After working three summers on Halifax’s Harbour Hopper, Jeremy Tupper could probably give you a city tour in his sleep. Fortunately he won’t have to because there is a web app for that. And he made it.
When the city held its Apps4Halifax competition to showcase the release of a large amount of municipal data, the Dalhousie University computer science student fused his interests and came up with his prize-winning Historic HaliTour. It is a web-based application featuring some of the city’s historical locations plotted on a map.
This application, like so many recent web and mobile apps, was made possible by open data. It is a simple concept: public institutions that have been collecting data for their own internal use are making this information available online. Not only are vast amounts of information available to the public, but users are free to modify, repackage and redistribute it. It’s not a new idea, but one that has slowly caught on at various levels of government. Increasingly, municipalities throughout Canada are opening their troves of data. Even the federal government is getting on board.
“It’s usually raw data,” says Richard Akerman, a volunteer with Open Data Ottawa, a group that works with the municipality to promote open data. Available datasets can contain everything from locations of bike routes to real-time bus updates to incidents of reported crimes — information ripe for plotting on an interactive map or mobile app.
“All of that geographic data the city has, all of that information that it has for different reasons, the idea of open data is you share that in a public catalogue,” says Akerman. “Sometimes, it is just an Excel spreadsheet or it might be a text file. You need some application or some programming to go from that file to a map on the screen.”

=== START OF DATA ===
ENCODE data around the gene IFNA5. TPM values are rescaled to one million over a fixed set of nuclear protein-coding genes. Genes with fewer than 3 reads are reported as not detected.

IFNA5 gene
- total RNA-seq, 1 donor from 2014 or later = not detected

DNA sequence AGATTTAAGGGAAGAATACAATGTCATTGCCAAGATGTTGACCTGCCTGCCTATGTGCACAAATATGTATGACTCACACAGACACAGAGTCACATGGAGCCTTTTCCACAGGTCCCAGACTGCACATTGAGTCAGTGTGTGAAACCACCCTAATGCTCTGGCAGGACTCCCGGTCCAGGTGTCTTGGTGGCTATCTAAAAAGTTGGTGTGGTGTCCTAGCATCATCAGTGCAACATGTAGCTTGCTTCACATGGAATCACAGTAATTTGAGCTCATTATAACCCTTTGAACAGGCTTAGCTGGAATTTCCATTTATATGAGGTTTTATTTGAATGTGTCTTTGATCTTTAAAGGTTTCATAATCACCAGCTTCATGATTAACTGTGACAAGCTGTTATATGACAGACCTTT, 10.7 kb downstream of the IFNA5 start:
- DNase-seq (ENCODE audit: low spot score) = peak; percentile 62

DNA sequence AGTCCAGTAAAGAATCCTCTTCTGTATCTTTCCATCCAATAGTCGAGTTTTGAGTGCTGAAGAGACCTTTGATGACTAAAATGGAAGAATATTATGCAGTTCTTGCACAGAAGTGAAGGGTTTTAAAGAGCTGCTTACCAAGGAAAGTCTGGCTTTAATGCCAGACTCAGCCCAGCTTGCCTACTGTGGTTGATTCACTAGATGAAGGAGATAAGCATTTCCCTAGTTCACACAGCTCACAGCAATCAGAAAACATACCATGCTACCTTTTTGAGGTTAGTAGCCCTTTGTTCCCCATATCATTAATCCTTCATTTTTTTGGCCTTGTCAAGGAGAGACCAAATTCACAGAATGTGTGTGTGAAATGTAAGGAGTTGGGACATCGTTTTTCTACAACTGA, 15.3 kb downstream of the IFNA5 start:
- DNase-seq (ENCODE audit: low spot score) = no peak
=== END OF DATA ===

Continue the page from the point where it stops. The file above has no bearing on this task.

The huge amount of data can be cumbersome in its raw form. That is where developers like Tupper come in. For his Historic HaliTour web app, he sifted through the recently released data from the Halifax Regional Municipality and found the building footprints of historic locations he wanted to highlight. He plugged the data he isolated into a system called Esri which gave him a base map of Halifax and outlines for creating a virtual tour.
“They provide some wicked templates to work with. I barely had to write any code at all,” says Tupper of the Esri technology. “That’s the beauty of it. You don’t really need to be a computer science student to do what I did.”
When the app was ready to go, Esri also allowed Tupper to host his website on their cloud.
But not all technologies are so straightforward. If you are just starting out, Akerman recommends you try your hand at making these types of website-based applications rather than “jumping into the deep end” of smart phone apps.
There are so many uses for the public data aimed at easing the hustle of private lives. Whether you are from London, Ont. and need a reminder of your garbage day, need to catch a bus in Vancouver, or are looking for the perfect dog park in Ottawa, there is probably some open data that can help you out. And odds are there is a map app for that.